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Customer Acquisition and Retention

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The Customer Experience

If there’s one book that cracked and firmed me up at the same time is Kevin Hart’s ‘I can’t make this up’ Click To Tweet It’s a gel of humour and serious inspiration.

In one chapter he points out the difficulty of achieving success and that, what’s more, difficult is succeeding consistently or better still, remaining at the top. A couple of days ago, French retailer Carrefour which is the world’s second-largest retailer, received complaints from a disappointed customer in its Karen, Nairobi branch. The customer claimed to have been mistreated by a fellow customer in the presence of the employees who, unfortunately, did not control the situation. Owing to this, social media went ablaze with people expressing their disappointments on the outlet in general and some customers promising never to go back. What’s worse, potential customers were grateful to have never been associated with the outlet in the first place.

Customer Acquisition and Retention

This is a danger to the giant retailer, Carrefour, majorly because it is losing its non-customers and their loyal customers at the same time. Repeat consumers are the backbone of every business as they keep the businesses afloat. Click To Tweet For that reason, they should be retained by all means and any defection that occurs must be handled promptly and discreetly. Businesses just as people learn through mistakes and overlooked loopholes. What matters is how fast they recoil.

How does a company in such a situation redeem itself in the eyes of the consumers?

Customers’ end:

First and foremost, an apology to the direct victim is mandatory and a general one to all the customers. The management should make it clear that they care about their customers who are all equal in essence and that the management shall not condone behaviours that go against this. Additionally, a relevant incentive can further be issued to the victim and this may seal the deal.

Brand’s end:

Fix the broken process.

In this case that would be the fraud hiring process and embracing the culture. When introducing a business to a new location with a new culture, apart from market research, hire someone locally who will be an active part of the team to help comprehend how things work around that location or hire someone who will be present. Someone who is easily accessible. Get representatives on every aisle, floor and departments whose sole responsibility is to handle immediate customer needs.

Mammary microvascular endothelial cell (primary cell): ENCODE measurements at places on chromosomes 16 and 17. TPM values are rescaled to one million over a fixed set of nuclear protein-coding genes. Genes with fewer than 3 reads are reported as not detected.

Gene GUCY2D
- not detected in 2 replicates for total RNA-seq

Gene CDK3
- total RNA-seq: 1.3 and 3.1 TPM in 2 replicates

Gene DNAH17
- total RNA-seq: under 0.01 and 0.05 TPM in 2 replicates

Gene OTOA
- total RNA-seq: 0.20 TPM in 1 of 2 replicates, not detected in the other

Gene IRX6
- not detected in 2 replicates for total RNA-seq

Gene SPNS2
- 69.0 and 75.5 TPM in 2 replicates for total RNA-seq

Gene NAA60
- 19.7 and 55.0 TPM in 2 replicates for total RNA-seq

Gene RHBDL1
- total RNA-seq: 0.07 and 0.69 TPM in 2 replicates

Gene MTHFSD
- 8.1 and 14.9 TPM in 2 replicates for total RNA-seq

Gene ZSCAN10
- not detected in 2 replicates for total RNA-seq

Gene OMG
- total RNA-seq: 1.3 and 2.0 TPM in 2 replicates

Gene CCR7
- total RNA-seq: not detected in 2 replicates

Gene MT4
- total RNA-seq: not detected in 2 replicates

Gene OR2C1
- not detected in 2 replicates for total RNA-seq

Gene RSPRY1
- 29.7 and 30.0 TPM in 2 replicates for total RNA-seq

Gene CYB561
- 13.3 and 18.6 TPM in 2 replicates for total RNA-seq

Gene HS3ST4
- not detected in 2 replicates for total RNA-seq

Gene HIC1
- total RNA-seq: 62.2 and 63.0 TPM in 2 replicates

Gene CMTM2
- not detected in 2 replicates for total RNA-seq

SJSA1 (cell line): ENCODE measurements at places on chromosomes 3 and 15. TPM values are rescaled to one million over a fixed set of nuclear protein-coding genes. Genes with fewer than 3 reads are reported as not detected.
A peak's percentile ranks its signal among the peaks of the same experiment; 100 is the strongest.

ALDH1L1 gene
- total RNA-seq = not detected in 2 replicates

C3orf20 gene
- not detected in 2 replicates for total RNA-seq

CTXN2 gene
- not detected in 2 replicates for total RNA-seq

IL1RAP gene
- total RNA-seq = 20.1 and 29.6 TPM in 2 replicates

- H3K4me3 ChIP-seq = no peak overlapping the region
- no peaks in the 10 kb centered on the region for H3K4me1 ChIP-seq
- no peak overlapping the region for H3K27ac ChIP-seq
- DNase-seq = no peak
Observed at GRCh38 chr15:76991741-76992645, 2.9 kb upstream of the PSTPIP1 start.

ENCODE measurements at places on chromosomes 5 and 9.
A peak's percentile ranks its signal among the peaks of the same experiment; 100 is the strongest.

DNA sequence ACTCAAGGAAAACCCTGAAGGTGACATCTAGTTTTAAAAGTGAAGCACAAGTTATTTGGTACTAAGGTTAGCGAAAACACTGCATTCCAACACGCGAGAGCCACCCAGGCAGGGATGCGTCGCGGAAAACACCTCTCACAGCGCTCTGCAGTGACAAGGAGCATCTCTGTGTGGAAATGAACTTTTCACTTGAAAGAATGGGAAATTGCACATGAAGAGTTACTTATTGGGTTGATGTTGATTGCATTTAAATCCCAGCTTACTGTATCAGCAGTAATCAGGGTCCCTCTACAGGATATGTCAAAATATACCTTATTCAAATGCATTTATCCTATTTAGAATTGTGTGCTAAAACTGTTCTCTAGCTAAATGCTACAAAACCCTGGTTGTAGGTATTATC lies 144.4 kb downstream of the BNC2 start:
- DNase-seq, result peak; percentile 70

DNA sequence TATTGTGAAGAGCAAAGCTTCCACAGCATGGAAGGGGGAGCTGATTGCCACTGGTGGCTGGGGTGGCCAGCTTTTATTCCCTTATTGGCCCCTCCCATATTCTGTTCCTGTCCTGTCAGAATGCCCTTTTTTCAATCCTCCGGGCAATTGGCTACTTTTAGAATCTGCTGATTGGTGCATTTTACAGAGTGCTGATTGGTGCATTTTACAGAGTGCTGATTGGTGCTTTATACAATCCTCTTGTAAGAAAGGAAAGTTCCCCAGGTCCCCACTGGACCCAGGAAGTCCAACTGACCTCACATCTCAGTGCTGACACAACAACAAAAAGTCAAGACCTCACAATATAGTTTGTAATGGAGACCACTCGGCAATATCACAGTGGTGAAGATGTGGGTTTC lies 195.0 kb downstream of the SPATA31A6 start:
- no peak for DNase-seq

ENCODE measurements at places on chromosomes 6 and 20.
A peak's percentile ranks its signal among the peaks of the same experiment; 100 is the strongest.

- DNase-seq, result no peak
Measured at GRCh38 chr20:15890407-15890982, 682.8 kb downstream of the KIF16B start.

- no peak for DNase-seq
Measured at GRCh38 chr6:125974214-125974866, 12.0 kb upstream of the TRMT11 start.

Managing people remotely slow down the process of conflict management. Conflicts in businesses are inevitable, it is through them that businesses are well understood and built, but how fast you fix them determines the rate of your success and your customer retention ability.

In addition, empowering staff at every level is a great way to improve customer retention and enhance productivity in service delivery. In the Carrefour case scenario, the cashier would have handled this matter there and then. There is a sense of accountability and ownership that comes when the staff is empowered.

A Company

With such staff has less to worry about because the staff actually cares about the products, services and clients. How ready is your staff to take up responsibilities? Do you give them reasons to want responsibility? Are they well trained? It is said, customers are the boss, but critically, the staff run the show. Happy staff, happy customer.


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